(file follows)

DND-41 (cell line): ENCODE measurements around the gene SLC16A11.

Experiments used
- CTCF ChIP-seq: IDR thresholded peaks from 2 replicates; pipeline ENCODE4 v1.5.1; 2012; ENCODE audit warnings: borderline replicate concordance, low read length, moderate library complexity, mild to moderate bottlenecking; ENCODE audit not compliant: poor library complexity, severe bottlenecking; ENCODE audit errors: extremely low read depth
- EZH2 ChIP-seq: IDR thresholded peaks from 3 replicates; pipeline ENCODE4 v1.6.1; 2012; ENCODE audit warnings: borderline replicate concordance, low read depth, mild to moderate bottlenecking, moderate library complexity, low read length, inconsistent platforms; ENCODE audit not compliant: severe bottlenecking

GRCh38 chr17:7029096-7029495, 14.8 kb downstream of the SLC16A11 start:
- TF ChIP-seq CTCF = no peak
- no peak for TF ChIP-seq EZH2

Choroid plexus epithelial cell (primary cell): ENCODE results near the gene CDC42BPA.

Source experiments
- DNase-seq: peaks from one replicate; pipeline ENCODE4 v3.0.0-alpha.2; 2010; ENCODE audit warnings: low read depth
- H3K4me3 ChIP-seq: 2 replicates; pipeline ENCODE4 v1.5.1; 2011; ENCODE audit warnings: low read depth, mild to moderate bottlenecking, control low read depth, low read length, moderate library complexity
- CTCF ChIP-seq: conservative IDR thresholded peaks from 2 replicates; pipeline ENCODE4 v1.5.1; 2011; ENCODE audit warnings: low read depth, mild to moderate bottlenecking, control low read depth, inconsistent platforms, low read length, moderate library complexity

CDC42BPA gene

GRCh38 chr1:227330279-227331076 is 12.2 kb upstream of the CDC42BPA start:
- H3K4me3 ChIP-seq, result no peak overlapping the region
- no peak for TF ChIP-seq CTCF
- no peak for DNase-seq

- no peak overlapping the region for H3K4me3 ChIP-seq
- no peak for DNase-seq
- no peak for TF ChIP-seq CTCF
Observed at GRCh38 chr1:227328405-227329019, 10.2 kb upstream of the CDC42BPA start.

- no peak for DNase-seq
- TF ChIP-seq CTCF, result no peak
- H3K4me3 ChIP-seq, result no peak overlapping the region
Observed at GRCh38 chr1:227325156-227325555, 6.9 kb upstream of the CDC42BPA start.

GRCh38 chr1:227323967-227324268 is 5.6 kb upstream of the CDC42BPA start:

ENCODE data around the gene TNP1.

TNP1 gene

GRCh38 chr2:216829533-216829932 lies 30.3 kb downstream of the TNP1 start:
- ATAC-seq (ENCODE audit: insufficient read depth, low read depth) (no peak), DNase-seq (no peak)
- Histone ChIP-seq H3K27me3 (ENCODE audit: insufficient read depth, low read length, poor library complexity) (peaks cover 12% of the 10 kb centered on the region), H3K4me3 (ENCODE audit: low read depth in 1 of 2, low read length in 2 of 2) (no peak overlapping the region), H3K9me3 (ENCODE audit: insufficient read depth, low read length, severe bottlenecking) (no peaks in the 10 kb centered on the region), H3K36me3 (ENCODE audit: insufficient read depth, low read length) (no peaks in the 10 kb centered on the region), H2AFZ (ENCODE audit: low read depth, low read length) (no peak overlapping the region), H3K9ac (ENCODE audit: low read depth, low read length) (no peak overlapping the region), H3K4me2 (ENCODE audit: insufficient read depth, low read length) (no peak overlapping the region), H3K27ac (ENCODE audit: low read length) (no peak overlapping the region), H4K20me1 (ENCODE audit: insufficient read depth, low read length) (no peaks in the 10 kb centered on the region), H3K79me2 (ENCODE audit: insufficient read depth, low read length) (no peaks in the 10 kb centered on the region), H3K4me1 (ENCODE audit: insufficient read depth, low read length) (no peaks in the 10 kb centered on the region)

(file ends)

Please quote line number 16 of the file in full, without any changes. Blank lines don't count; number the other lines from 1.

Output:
- no peak for TF ChIP-seq CTCF